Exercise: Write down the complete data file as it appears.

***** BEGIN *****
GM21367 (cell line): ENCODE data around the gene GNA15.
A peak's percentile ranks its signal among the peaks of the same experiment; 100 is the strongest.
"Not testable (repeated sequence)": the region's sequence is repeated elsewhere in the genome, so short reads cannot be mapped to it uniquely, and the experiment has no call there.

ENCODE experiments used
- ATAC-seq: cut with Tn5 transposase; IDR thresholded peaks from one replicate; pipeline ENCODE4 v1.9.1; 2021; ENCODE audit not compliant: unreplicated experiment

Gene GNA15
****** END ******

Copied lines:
GM21367 (cell line): ENCODE data around the gene GNA15.
A peak's percentile ranks its signal among the peaks of the same experiment; 100 is the strongest.
"Not testable (repeated sequence)": the region's sequence is repeated elsewhere in the genome, so short reads cannot be mapped to it uniquely, and the experiment has no call there.

ENCODE experiments used
- ATAC-seq: cut with Tn5 transposase; IDR thresholded peaks from one replicate; pipeline ENCODE4 v1.9.1; 2021; ENCODE audit not compliant: unreplicated experiment

Gene GNA15